Employee Handbooks

Does your business have a good, and I mean a really good, employee handbook in place? If you’re like most business owners, the answer is likely “no.” That is not a judgment of you as a business owner. It’s simply a reflection of the fact that you’re probably very busy running your business profitably rather than worrying about the ridiculous number of regulations that we all need to be worried about.

But You Do Need a Handbook

If you don’t have an employee handbook at all, run (do not walk) to us. If you have an employee handbook but haven’t updated it in the last five years, you need to do so.

Why? The reason is that laws are constantly changing. Every year state legislatures pass new statutes that affect employer-employee relationships, not to mention the fact that courts are constantly interpreting those statutes and actually creating some employment law through case law.

The bottom line is that if you haven’t updated your employee handbook in the last five years, it’s likely out of date.

What Does An Employee Handbook Do?

First, there is a common misconception that an employee handbook is a contract between you and your employees. This is evidenced by the fact that many handbooks have a page where employees sign an acknowledgement that they have read and agree to the terms of the handbook.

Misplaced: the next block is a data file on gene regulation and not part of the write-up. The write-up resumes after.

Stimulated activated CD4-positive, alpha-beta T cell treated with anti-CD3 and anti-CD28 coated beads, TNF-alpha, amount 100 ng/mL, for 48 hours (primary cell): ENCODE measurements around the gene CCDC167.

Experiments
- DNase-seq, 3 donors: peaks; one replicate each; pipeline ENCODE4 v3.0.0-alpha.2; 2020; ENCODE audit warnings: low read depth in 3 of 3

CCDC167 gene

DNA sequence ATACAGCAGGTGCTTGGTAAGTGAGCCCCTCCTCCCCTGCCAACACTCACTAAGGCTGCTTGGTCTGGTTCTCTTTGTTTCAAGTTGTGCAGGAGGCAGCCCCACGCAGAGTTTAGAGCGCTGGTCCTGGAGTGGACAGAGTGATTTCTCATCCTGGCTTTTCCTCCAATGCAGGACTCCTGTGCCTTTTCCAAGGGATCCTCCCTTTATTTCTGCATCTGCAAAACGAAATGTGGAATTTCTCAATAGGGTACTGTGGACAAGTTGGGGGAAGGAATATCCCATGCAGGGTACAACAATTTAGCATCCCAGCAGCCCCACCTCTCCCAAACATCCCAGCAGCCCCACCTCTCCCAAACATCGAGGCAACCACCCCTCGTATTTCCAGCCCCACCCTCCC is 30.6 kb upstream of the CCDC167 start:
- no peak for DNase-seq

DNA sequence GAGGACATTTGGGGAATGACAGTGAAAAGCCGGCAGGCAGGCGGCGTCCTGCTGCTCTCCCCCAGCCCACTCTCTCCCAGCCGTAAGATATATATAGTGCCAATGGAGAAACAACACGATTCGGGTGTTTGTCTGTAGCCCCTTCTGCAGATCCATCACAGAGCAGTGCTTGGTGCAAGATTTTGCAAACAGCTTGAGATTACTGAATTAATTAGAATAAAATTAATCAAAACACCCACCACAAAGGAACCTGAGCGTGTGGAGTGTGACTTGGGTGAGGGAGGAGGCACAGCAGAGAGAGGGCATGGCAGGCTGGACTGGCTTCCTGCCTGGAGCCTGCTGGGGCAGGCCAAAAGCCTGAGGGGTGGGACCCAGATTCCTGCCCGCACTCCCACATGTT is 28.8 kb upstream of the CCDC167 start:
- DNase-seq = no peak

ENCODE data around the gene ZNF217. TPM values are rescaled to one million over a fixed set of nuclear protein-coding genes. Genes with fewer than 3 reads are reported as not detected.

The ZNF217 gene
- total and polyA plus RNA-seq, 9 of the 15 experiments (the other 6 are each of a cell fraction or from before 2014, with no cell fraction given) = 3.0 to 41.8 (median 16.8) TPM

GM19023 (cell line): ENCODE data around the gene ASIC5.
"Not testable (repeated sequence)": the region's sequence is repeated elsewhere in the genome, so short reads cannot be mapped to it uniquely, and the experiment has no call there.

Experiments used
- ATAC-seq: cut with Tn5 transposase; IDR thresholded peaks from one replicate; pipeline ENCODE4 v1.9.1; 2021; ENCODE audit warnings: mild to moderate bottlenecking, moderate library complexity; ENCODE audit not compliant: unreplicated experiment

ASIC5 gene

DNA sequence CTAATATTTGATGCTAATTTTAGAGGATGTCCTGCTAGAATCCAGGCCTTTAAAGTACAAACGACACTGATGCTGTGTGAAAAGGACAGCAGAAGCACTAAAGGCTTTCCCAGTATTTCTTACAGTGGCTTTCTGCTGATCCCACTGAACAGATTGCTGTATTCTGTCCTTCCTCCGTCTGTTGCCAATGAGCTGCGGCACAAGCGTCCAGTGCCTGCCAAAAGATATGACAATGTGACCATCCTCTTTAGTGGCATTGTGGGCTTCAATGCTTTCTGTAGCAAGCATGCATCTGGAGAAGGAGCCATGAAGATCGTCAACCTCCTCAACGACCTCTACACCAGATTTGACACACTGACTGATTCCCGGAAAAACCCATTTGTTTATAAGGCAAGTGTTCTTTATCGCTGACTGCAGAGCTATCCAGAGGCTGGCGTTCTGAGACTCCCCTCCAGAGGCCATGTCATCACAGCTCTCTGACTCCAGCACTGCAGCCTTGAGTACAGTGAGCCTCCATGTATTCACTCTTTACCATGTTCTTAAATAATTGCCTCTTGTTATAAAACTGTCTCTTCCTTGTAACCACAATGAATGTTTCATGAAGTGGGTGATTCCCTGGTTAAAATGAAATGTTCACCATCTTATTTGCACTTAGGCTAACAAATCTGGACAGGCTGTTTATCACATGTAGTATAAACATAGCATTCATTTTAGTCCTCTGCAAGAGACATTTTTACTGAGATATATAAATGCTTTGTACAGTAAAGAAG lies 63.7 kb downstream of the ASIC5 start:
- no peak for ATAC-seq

The reality is that you need to get nothing more from your employees than an acknowledgment that have received your handbook. The handbook itself is policy. It is not a contract, and it requires no agreement. It is binding whether your employees agree to it or not. You simply need them to acknowledge that they’ve received it so they can’t later claim “I didn’t know” as an excuse for non-compliance.

General Rule of Employment Law

The most employee-friendly law prevails. That’s the general rule. If a state law is more lenient toward employees than federal law, then it will prevail and vice versa. It’s important to understand this concept when you’re creating a handbook so that you can be clear on which law applies to situations you’d like to address.

You must know which laws apply to you. Not knowing can mean that you’ll eventually have to settle, or even lose, a lawsuit simply because you aren’t protected by properly drafted policies.

Things You Need To Address

Office policies need your attention. Well-written policies and procedures can, and if you’re in business long enough will, help you avoid lawsuits and potential liability. Whether you are considering a start-up venture or you have an existing practice, it makes sense for you to take the time to develop an employee handbook and keep it up to date.

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The Parents Estate Planning Law Firm, PC

At The Parents Estate Planning Law Firm, we answer your questions at your convenience; we stay in frequent communication; and we meet to discuss changes in life circumstances and in the law to ensure that your assets are protected.

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